True, those of us supporting Bernie were not hobbled by the campaign from independently raising vital issues, from cop killings, the salience of Black Lives Matter, and justice for Palestinians, to a full elaboration of Medicare for All, as understood by Physicians for a National Health Program and others. We were free to make a bold critique of union leaders who, with some notable exceptions such as the Communications Workers’ Chris Shelton and Larry Cohen, took the business-unionist route and backed Clinton redux. But even as Sanders was bushwhacked in New York by the state’s peculiarly restrictive voting laws, all he could muster was his being “really concerned about the conduct of the voting process [in the state] and I hope that process will change in the future.” Forget rage. Where was the anger at palpable voting fraud?
Forget, too, about the demon of closed primaries—if we had a mass socialist party in the U.S. we’d want closed primaries—the fact that the city Board of Elections purged hundreds of thousands of voters from the rolls (more than 125,00 in Kings County [Brooklyn] alone) calls for more than concern. (A re-canvass was started for Brooklyn and Manhattan on April 27. Results are pending.)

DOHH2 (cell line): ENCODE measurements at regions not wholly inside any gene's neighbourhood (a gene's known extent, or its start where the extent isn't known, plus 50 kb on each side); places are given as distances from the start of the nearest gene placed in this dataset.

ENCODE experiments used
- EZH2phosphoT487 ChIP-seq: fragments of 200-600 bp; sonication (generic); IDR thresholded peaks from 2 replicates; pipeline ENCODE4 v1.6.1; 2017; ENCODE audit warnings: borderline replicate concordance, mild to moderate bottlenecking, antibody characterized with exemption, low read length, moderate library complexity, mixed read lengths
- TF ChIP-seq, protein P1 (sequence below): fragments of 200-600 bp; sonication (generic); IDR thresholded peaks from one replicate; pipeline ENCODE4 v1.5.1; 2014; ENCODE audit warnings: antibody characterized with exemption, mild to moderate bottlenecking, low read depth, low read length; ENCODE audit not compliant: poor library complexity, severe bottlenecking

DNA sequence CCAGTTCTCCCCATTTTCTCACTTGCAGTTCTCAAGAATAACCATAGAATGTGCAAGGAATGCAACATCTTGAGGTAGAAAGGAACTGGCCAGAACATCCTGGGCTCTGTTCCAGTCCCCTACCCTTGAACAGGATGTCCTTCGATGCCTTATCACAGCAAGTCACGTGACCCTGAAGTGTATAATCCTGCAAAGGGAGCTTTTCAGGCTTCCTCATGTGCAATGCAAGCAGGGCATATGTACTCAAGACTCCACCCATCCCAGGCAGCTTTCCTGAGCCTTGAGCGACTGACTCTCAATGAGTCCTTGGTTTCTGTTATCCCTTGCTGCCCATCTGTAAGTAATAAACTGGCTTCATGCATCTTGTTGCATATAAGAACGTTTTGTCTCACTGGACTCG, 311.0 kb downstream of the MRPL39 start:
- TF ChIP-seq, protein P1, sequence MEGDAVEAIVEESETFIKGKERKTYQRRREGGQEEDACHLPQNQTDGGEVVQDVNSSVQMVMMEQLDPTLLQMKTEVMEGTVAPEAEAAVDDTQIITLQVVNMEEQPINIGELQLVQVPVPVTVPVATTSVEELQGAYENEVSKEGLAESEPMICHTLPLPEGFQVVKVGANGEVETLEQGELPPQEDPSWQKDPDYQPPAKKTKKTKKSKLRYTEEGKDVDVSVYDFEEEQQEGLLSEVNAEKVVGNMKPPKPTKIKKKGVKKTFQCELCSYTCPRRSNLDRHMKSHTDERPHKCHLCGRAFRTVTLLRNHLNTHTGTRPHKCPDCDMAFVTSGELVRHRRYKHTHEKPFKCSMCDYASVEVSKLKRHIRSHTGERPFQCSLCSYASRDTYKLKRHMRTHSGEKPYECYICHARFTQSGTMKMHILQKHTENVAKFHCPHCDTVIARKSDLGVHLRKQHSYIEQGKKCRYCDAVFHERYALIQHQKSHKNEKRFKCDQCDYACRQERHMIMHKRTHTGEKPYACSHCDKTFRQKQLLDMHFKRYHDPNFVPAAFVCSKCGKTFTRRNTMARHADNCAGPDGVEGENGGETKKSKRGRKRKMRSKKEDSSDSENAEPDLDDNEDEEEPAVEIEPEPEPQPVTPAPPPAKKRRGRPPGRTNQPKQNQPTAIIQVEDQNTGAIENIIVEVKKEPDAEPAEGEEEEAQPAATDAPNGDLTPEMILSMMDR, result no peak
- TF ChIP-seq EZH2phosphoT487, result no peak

Even the things Bernie was clear about weren’t in his debate remarks. HRC’s whole attack on him, echoed by the punditry, was that Bernie’s economic plans “didn’t add up,” or read as Pollyannaish. Robert Reich had to take to his own blog (March 2, 2016) to justify the veracity and cogency of Sanders’ economic plans. Including how support for a single-payer health system was a twofer that not only would provide health care for all but also serve as a federal expenditure to “permanently improve economic performance. How could it not,” Reich said, “when healthcare expenditures constitute almost 18 percent of the U.S. economy.”